Thanksgiving Replay: Happiness 101

happy book

About ten years ago I was miserable. Well, let me rephrase that: I thought I was miserable. I was living in a city I didn’t like, my family was a thousand miles away and my career was at a standstill. I knew something had to change, but what I didn’t realize until much later, was that what had to change was me.

Between months of cognitive therapy and the voracious reading of self-help books (the most impactful being “What Happy People Know” by Dan Baker), I managed to completely change my life – by looking at it in a new way.

As a mom, you most likely don’t have the extra money or time to buy and read books let alone head to therapy regularly so I’m going to tell you what worked for me in the hopes that it may do the same for you.

Wait, isn’t this a fashion site?

My goal for this site from day one was to help moms feel better about themselves while they’re busy focusing on everyone but themselves. I thought I’d take a small sidestep from fashion this week, during the time of year when we reflect on our lives and make resolutions, to discuss something that can make a person look better on the outside than any outfit ever could, true happiness.

What is happiness?

First, let me define happiness as I see it, as it has happened to me. Happiness isn’t elation or excitement. It’s an inner peace, a calm that you know you can always get yourself back to no matter what your emotions are telling you. It’s a contentment with life, a knowledge that there’s more good than bad so even when the bad things are happening you can handle them knowing that good things still exist all around you. This doesn’t mean that you never feel negative emotions, or that you shouldn’t feel them. You should. At times they are an appropriate response to a situation. But being happy helps keep you from dwelling on them and letting them take over your life. It brings you back to a place of calm so that you can be better equipped to solve whatever problem it is that made you feel bad in the first place. (And by the way, don’t think I’m Miss Perfectly Happy Pretty Princess – this process is an on-going, lifelong workout. The exercise never ends but it does get much, much easier.)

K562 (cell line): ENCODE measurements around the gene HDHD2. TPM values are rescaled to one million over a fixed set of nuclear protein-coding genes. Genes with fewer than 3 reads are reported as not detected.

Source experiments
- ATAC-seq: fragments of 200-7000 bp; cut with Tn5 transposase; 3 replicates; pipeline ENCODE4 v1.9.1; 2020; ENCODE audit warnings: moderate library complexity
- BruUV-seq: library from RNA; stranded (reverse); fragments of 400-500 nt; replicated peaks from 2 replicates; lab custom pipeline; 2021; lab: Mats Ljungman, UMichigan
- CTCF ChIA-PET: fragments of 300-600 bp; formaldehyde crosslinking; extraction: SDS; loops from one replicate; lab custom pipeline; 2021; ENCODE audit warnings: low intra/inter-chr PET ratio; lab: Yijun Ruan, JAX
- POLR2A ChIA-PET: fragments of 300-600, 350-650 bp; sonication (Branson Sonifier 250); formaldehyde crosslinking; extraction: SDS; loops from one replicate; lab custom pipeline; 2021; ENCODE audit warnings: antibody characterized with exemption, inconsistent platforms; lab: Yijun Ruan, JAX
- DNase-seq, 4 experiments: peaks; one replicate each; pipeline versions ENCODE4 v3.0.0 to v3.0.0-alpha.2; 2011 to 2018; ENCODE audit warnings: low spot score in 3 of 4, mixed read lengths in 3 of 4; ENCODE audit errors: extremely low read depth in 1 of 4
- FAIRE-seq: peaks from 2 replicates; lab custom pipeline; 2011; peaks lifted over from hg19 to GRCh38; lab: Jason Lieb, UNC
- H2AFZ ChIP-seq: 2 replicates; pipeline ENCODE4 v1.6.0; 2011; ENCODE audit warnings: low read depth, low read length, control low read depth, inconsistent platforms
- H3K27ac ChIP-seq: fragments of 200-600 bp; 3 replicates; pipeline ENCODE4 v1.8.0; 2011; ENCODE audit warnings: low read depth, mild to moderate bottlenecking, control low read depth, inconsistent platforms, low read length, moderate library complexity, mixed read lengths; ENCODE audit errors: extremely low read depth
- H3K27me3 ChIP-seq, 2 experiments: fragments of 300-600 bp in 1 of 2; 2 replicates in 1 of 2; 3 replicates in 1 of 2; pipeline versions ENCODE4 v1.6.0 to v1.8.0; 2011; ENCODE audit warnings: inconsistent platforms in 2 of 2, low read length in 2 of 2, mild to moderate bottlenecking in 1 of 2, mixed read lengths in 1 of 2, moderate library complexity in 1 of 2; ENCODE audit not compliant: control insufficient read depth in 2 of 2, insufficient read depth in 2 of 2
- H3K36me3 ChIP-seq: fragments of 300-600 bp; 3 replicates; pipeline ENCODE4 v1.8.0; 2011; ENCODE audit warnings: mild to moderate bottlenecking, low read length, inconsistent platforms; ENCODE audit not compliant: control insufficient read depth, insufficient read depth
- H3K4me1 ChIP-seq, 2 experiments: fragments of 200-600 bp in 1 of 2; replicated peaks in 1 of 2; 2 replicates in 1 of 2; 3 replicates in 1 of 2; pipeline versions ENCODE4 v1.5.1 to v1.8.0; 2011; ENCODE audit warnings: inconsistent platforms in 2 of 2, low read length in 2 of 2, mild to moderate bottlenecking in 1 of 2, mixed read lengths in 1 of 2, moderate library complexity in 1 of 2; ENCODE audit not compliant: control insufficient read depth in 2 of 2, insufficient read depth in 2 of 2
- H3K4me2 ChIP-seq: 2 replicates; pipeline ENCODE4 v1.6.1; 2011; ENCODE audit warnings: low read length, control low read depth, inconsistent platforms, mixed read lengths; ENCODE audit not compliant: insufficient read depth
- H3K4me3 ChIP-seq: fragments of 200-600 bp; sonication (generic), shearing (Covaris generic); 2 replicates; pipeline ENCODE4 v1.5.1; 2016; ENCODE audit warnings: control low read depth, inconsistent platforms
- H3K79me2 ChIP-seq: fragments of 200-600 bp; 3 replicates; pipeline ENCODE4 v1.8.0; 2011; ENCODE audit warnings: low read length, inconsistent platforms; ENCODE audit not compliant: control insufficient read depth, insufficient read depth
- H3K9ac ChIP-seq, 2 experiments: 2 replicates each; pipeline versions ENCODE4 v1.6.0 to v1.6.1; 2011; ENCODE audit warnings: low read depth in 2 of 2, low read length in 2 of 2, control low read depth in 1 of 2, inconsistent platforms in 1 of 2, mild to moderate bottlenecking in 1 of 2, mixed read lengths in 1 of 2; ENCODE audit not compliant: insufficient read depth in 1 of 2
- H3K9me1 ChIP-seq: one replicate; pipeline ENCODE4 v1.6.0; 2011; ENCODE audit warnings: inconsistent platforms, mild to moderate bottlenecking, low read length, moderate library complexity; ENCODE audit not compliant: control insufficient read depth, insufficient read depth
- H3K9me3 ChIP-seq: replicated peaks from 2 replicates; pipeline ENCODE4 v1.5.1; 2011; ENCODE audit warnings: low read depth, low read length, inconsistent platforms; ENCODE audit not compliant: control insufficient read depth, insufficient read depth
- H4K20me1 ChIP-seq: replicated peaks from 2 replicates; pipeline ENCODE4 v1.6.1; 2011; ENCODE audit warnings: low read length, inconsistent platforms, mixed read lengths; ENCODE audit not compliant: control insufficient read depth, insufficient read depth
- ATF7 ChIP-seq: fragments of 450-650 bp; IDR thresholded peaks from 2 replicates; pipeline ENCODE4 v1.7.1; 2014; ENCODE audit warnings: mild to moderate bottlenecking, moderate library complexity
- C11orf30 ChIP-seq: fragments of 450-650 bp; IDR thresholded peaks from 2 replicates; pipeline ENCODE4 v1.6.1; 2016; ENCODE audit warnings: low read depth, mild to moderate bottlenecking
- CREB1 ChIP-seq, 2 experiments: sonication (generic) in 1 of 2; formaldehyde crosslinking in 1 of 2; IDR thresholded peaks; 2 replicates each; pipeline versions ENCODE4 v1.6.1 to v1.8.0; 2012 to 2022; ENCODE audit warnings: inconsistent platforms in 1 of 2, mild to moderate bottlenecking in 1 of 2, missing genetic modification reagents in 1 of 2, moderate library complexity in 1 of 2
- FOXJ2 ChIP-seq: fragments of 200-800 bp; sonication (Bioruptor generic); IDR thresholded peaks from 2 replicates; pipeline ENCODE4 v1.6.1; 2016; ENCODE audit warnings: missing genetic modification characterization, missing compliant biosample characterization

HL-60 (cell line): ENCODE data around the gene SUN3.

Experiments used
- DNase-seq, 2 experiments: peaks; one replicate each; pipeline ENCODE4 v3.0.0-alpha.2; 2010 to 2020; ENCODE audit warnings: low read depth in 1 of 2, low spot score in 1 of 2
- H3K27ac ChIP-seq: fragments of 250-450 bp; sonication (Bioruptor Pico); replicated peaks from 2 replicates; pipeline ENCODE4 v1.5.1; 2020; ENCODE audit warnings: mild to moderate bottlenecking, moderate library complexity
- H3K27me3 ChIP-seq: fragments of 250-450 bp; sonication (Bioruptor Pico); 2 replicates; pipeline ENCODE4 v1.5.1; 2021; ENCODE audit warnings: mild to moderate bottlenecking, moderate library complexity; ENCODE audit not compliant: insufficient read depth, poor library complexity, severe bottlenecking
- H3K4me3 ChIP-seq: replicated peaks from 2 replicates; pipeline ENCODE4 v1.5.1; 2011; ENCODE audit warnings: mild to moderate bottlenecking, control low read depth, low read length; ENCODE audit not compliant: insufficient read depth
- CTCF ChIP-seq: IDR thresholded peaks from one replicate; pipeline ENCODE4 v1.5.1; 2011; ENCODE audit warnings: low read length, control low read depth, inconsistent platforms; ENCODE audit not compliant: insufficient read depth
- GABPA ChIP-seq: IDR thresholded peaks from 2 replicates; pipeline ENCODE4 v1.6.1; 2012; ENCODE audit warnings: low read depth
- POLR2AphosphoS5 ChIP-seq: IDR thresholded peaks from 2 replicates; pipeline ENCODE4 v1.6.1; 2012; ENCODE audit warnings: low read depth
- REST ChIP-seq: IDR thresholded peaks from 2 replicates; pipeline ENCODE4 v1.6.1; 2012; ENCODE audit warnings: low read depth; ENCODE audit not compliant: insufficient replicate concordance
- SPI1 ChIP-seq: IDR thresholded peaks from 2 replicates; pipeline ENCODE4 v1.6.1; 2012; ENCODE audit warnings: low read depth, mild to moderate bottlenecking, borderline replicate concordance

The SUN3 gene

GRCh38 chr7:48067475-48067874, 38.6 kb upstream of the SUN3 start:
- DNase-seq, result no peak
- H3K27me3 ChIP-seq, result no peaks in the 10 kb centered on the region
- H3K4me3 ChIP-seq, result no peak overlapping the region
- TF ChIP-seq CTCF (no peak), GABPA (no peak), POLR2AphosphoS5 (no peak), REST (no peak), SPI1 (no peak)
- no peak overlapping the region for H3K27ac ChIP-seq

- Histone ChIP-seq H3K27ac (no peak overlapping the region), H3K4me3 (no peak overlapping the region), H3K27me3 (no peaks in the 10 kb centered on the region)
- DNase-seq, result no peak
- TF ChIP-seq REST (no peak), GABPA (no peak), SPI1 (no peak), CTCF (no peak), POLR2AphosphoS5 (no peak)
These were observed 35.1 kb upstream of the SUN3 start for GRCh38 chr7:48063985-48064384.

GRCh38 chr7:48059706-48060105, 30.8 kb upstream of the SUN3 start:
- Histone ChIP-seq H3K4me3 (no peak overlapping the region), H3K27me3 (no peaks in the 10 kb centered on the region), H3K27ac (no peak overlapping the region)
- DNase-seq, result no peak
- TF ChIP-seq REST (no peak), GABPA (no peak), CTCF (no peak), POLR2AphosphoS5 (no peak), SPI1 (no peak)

The key to happiness

It’s simple: To be happy you  must train yourself to look at what you DO have and not at what you don’t, the positive instead of the negative. That’s it. As humans, we seem to automatically focus on everything that’s wrong in our lives. We must re-train our mind to do the exact opposite. It really isn’t hard but it definitely takes dedication and consistency.

The steps to happiness

Step 1: Make a detailed list of what you’re thankful for and put a copy on the mirror where you get ready each day and another in your purse – perhaps on your smartphone. And by “detailed” I mean to include even the tiniest things, things you think might be silly. For example, instead of writing “health” start at the top of your head and write “that I have hair” (because you know if you didn’t you’d be miserable about it). Then, move lower to your skin and your brain, your eyebrows, your nose. And if there is something on your body you don’t like, just skip it. There’s no need to write it down. There will be enough positive points on your list to make you forget the negative.

We often think we only have a few good things in our life because we don’t pay attention to them in detail. Sure, you are grateful for your children but why? We mistakenly believe that life is about the big things but those only happen occasionally. What about the millions of little ones in between that really define our days? Those are what life is about.

Step 2: Find a way to ensure you’ll read the list every morning and additionally, at least once during the day. (Instead of looking at Facebook while waiting for the kids to get out of school, read your list.) The more you do it, the faster you’ll make positive thinking a habit. And that’s the goal – to have it eventually happen naturally. It happened for me when we were looking at buying a condo we really wanted that didn’t work out. Instead of crying/whining/complaining when I heard we didn’t get it, I automatically thought, “Oh well, I won’t have to go through the hassle of moving now,” and I got on with my day. I was really surprised at my positive attitude which consequently, kept me from having an unnecessary meltdown. (I now try to save those for the things in life that really warrant it, like illness and death.)

Are you ready for step 3? Too bad because there isn’t one. I told you it was simple.

No one can stop you from doing this. Your happiness is up to you.

Wishing you a wonderful holiday season and a new year that’s brighter than you ever imagined!



Leave a Reply

Your email address will not be published. Required fields are marked *